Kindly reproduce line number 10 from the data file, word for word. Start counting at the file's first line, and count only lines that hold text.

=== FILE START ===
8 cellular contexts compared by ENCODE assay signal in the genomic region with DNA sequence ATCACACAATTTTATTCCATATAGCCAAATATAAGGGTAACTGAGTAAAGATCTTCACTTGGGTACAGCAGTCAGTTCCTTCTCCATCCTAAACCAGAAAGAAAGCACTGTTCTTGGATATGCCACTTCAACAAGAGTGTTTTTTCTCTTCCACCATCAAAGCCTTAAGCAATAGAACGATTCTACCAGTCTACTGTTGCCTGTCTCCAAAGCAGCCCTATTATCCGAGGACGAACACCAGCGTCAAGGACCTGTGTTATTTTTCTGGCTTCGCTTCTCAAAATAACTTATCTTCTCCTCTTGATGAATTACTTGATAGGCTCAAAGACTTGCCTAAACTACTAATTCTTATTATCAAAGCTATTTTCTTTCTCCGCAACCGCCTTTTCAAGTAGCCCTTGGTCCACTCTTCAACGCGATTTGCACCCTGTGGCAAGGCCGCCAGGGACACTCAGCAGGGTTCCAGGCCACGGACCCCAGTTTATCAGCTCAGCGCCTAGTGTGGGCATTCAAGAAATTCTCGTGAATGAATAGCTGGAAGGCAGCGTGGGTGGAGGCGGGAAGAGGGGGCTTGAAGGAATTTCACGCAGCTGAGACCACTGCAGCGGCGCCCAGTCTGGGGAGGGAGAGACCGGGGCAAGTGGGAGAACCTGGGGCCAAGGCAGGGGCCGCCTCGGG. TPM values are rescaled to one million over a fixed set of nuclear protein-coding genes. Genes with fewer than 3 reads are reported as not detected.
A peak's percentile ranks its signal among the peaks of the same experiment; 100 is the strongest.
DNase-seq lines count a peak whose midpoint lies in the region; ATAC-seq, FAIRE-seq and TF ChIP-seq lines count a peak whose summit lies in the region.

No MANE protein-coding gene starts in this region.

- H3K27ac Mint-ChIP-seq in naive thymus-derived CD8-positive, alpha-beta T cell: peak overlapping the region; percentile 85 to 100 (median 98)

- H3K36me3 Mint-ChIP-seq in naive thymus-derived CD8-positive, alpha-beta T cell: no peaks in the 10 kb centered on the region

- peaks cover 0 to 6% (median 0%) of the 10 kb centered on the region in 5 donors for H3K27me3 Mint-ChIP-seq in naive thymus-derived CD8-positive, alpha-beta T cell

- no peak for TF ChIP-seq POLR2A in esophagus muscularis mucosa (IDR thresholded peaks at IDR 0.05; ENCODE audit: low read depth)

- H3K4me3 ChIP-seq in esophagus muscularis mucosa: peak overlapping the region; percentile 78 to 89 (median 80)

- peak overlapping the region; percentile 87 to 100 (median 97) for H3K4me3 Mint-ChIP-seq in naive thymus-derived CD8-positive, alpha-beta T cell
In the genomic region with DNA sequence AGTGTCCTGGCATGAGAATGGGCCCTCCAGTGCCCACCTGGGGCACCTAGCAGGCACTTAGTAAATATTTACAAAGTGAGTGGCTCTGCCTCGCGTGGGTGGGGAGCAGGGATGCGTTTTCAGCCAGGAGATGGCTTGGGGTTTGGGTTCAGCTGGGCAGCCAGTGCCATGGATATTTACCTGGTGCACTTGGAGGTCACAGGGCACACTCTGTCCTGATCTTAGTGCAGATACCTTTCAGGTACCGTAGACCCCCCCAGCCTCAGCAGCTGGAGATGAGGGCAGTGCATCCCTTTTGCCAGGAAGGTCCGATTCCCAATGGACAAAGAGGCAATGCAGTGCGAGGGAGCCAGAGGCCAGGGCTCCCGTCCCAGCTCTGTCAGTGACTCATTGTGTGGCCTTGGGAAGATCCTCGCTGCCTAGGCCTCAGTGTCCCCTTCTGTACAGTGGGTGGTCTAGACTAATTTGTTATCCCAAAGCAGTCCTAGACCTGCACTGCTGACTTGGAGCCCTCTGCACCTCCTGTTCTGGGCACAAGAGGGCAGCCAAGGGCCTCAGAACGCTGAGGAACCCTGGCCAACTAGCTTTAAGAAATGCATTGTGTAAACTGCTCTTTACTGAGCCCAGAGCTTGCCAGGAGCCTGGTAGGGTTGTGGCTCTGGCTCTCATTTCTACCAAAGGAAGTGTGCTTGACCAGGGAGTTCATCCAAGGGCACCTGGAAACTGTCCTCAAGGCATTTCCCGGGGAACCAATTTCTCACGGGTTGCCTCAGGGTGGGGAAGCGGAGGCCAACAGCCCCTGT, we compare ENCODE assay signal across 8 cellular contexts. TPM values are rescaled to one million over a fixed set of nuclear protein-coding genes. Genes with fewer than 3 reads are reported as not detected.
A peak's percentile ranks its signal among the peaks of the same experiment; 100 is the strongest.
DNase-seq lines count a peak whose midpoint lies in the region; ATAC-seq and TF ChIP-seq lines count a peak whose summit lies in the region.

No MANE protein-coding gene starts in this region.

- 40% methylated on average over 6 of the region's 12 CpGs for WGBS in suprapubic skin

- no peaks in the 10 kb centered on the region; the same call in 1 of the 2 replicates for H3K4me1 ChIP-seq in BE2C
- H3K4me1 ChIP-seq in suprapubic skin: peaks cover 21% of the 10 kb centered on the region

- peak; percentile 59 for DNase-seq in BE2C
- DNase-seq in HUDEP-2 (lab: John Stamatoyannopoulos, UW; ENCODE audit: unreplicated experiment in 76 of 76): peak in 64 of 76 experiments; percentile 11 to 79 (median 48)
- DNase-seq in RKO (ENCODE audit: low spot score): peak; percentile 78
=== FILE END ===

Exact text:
- peak overlapping the region; percentile 87 to 100 (median 97) for H3K4me3 Mint-ChIP-seq in naive thymus-derived CD8-positive, alpha-beta T cell